Meanwhile, Carrie has peeled and cut up a few Ruby Princes to put in a small saucepan with slivers of dried peach and sugar (more shakes from a bag). She will cook them over a low heat until the ingredients have melded, then set them aside to cool. Dried fruit delivers most of the flavor, according to Laverne, and I suspect that’s especially true when peaches are out of season and the Howards rely on canned fruit as their main ingredient. Savory fillings enlist a few more supporting players: Today’s squash pies also contain onion, carrots, Cheddar cheese, and Carrie’s favorite spice blend: McCormick’s Montreal Steak Seasoning.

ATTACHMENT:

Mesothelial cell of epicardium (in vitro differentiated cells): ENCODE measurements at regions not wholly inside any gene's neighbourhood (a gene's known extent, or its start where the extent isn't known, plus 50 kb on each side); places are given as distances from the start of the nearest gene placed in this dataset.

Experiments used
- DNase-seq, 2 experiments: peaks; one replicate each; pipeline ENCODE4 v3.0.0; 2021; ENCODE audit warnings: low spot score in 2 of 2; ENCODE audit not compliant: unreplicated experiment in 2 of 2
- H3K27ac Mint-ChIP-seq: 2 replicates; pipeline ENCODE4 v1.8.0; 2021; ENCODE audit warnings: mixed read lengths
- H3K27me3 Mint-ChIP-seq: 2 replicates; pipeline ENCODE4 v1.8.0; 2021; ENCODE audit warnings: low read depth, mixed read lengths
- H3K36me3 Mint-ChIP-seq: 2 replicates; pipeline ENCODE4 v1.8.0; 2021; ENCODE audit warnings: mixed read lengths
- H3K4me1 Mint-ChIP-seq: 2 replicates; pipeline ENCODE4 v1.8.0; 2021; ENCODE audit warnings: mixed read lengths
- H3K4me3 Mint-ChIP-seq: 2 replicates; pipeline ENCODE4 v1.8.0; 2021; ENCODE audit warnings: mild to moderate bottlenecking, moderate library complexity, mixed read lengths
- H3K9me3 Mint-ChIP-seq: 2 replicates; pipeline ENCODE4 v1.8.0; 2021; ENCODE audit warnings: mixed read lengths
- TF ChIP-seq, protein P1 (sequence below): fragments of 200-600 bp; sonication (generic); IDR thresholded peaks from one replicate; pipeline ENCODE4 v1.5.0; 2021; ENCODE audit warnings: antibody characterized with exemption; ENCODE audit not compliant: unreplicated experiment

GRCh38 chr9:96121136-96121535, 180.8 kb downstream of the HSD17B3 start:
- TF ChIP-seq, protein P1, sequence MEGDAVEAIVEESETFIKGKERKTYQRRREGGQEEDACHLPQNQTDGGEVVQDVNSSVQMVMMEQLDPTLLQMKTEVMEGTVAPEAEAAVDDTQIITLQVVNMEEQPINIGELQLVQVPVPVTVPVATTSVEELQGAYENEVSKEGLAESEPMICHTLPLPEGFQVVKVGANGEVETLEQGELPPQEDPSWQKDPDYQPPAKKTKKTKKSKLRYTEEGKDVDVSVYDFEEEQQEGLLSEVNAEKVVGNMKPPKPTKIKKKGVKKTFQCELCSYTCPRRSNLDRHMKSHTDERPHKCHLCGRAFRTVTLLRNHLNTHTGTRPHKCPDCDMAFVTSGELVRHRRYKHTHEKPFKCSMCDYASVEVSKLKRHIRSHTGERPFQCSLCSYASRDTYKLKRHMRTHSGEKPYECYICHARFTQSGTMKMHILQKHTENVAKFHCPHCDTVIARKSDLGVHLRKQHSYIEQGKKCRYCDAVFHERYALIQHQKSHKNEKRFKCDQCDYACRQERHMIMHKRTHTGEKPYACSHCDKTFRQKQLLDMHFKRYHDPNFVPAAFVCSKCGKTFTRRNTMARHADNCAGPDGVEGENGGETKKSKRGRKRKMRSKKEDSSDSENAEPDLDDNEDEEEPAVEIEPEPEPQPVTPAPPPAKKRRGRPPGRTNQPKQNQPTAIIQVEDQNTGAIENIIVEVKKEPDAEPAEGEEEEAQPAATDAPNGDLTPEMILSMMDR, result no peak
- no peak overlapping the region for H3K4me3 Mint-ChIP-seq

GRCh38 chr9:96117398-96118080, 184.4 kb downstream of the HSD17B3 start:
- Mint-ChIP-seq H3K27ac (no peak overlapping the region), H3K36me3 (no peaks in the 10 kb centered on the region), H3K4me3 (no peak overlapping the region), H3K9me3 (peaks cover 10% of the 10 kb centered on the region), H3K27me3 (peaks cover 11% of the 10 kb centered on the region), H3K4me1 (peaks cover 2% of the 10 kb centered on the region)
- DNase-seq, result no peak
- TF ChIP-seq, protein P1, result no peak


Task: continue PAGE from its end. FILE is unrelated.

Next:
When Carrie professes her loyalty to McCormick’s, I feel my inner food snob flinch. Among the sanctimonious big–city kitchens I frequent (including my own), any ingredient with a ® or ™ after its name flies in the face of Authenticity. We not only want to make our own probiotic coleslaw, my friends and I, but we want to grow the cabbage in our community–garden plots or buy it from organic CSAs, and we expect it to be an heirloom variety raised without pesticides in soil amended with composted manure from hormone–free livestock who had actual relationships with their mothers. In fact, the Howards are more back–to–basics than many of their neighbors, and their twin brothers use few chemicals in the garden they preside over. But they all remember a time when there were no Walmarts within a half hour’s drive from anywhere in the county, when making things from scratch was not a choice but a given. No wonder conveniences like flavored shortening and premixed seasoning possess a sliced–bread novelty.